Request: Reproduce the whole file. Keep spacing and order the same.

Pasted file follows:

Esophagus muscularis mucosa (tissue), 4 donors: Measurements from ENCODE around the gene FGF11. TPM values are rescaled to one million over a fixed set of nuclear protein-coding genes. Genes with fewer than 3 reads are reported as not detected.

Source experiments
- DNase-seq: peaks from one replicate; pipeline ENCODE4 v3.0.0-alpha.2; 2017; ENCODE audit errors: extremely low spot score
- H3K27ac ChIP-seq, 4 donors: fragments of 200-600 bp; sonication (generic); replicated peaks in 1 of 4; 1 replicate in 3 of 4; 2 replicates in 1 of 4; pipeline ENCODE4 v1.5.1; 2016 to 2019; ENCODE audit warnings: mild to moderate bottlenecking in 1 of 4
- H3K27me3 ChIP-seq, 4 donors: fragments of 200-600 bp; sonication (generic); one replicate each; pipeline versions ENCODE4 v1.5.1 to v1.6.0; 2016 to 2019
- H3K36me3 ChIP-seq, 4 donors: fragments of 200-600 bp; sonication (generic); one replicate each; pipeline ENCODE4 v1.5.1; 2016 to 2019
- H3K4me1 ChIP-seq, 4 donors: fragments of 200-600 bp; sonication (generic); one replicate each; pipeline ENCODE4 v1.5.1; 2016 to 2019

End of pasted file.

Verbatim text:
Esophagus muscularis mucosa (tissue), 4 donors: Measurements from ENCODE around the gene FGF11. TPM values are rescaled to one million over a fixed set of nuclear protein-coding genes. Genes with fewer than 3 reads are reported as not detected.

Source experiments
- DNase-seq: peaks from one replicate; pipeline ENCODE4 v3.0.0-alpha.2; 2017; ENCODE audit errors: extremely low spot score
- H3K27ac ChIP-seq, 4 donors: fragments of 200-600 bp; sonication (generic); replicated peaks in 1 of 4; 1 replicate in 3 of 4; 2 replicates in 1 of 4; pipeline ENCODE4 v1.5.1; 2016 to 2019; ENCODE audit warnings: mild to moderate bottlenecking in 1 of 4
- H3K27me3 ChIP-seq, 4 donors: fragments of 200-600 bp; sonication (generic); one replicate each; pipeline versions ENCODE4 v1.5.1 to v1.6.0; 2016 to 2019
- H3K36me3 ChIP-seq, 4 donors: fragments of 200-600 bp; sonication (generic); one replicate each; pipeline ENCODE4 v1.5.1; 2016 to 2019
- H3K4me1 ChIP-seq, 4 donors: fragments of 200-600 bp; sonication (generic); one replicate each; pipeline ENCODE4 v1.5.1; 2016 to 2019